During the initial COVID-19 surge between March and June 2020, large urban areas had the highest weekly death rates from the virus in the United States.
Numbers declined as medical professionals learned more about the virus, how to treat it, and how to prevent its spread. As the virus spread from major urban areas to rural areas, the second COVID-19 surge, from July to August 2020, brought more deaths to rural areas.
The peak in deaths associated with this surge was smaller because testing was more widespread, the infected population was younger and less vulnerable, and treatments were more effective.
However, in early September 2020, COVID-19 death rates in rural areas surpassed those in urban areas.
This trend continued into a third, still ongoing, surge that spiked in rural areas during the holiday season and again shortly thereafter.
Rural areas have shown higher death rates per 100,000 adults since September in part because they had higher rates of new infections than urban areas, but that is not the whole story.
Rural COVID-19 deaths per 100 new infections 2 weeks prior (to account for the lag between infection and death) were 2.2 in the first 3 weeks of February-35 percent higher than the corresponding urban mortality rate of 1.6 deaths per 100 new infections 2 weeks earlier.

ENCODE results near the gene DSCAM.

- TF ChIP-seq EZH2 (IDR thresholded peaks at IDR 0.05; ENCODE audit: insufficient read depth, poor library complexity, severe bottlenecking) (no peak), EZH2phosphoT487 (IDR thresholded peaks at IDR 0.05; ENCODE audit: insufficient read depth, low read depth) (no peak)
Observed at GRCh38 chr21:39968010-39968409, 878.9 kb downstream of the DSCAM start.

The rural population appears to be more vulnerable to serious infection because of the older age of its population, higher rates of underlying medical conditions, lack of health insurance, and greater distance to an intensive care hospital.
As of early February, death rates have started decreasing, possibly because of more widespread vaccinations among the most vulnerable populations.
This chart updates data found in the February 2021 Amber Waves data feature, “Rural Residents Appear to be More Vulnerable to Serious Infection or Death from COVID-19.”